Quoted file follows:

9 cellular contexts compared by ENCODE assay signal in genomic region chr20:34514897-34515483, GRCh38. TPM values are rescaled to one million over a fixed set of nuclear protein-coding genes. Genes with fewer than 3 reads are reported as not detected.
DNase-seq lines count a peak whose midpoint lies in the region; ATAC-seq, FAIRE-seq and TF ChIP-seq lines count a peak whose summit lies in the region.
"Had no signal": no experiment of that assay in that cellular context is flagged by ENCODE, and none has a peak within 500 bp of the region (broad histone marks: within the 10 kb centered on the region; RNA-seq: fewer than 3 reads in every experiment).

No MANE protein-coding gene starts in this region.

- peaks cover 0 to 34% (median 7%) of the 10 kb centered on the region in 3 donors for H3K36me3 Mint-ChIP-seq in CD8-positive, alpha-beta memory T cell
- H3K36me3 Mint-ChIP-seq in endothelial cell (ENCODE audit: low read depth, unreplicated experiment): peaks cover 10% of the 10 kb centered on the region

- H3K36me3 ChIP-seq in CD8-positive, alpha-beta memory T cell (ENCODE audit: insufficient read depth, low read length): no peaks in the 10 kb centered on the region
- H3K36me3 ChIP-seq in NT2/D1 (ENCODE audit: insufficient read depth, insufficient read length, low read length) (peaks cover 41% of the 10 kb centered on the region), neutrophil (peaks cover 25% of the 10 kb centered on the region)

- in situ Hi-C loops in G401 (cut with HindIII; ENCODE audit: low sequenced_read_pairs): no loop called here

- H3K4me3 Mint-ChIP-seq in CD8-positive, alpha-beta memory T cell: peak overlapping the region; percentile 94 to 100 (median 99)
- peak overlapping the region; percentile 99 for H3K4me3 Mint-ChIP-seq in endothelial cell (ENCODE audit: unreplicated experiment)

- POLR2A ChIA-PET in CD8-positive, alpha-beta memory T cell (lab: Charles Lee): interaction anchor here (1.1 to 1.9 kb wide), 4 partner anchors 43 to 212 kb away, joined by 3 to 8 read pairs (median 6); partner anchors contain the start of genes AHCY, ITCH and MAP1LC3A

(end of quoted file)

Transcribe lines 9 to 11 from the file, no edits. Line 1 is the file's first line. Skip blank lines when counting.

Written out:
- in situ Hi-C loops in G401 (cut with HindIII; ENCODE audit: low sequenced_read_pairs): no loop called here

- H3K4me3 Mint-ChIP-seq in CD8-positive, alpha-beta memory T cell: peak overlapping the region; percentile 94 to 100 (median 99)
- peak overlapping the region; percentile 99 for H3K4me3 Mint-ChIP-seq in endothelial cell (ENCODE audit: unreplicated experiment)